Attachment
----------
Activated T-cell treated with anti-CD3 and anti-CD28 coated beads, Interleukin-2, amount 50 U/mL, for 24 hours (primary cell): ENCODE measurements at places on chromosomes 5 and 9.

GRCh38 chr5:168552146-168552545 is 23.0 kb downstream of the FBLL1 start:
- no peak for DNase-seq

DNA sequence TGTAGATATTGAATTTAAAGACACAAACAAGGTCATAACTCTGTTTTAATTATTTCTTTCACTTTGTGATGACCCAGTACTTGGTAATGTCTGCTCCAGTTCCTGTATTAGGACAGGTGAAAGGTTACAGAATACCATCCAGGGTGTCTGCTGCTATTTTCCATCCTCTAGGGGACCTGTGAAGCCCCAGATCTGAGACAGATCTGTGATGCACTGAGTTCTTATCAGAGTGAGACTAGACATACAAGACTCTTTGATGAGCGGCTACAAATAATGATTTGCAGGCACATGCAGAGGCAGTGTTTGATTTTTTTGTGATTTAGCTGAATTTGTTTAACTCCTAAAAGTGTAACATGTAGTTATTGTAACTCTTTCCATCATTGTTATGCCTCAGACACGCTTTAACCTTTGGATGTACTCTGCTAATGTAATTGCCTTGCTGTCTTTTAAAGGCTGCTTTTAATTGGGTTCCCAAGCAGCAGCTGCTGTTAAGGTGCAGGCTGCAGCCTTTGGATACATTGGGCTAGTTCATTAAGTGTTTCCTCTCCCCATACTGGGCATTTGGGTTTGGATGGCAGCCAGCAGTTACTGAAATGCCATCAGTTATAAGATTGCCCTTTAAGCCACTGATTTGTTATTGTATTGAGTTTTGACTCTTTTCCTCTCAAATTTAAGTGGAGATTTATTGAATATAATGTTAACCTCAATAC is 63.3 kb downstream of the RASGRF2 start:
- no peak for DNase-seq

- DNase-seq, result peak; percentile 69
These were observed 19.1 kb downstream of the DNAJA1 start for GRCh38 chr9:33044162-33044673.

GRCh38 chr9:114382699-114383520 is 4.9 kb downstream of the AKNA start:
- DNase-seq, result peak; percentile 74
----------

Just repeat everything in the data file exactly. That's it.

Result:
Activated T-cell treated with anti-CD3 and anti-CD28 coated beads, Interleukin-2, amount 50 U/mL, for 24 hours (primary cell): ENCODE measurements at places on chromosomes 5 and 9.

GRCh38 chr5:168552146-168552545 is 23.0 kb downstream of the FBLL1 start:
- no peak for DNase-seq

DNA sequence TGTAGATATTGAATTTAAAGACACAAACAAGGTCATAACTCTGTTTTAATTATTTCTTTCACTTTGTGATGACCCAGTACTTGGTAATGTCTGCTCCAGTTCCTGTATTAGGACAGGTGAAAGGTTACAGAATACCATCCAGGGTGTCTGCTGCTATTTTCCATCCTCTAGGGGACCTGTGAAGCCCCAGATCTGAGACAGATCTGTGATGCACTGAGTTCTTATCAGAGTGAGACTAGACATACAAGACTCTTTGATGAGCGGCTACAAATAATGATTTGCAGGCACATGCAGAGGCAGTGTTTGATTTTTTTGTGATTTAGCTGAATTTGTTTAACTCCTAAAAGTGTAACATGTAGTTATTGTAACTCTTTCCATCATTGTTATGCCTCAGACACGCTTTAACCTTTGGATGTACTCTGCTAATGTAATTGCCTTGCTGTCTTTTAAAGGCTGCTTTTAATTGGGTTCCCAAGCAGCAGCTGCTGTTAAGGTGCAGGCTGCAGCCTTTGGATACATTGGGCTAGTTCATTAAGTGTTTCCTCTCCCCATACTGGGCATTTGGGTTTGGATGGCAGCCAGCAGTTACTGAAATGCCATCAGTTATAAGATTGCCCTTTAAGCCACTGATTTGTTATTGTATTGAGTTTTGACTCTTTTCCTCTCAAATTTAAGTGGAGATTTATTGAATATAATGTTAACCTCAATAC is 63.3 kb downstream of the RASGRF2 start:
- no peak for DNase-seq

- DNase-seq, result peak; percentile 69
These were observed 19.1 kb downstream of the DNAJA1 start for GRCh38 chr9:33044162-33044673.

GRCh38 chr9:114382699-114383520 is 4.9 kb downstream of the AKNA start:
- DNase-seq, result peak; percentile 74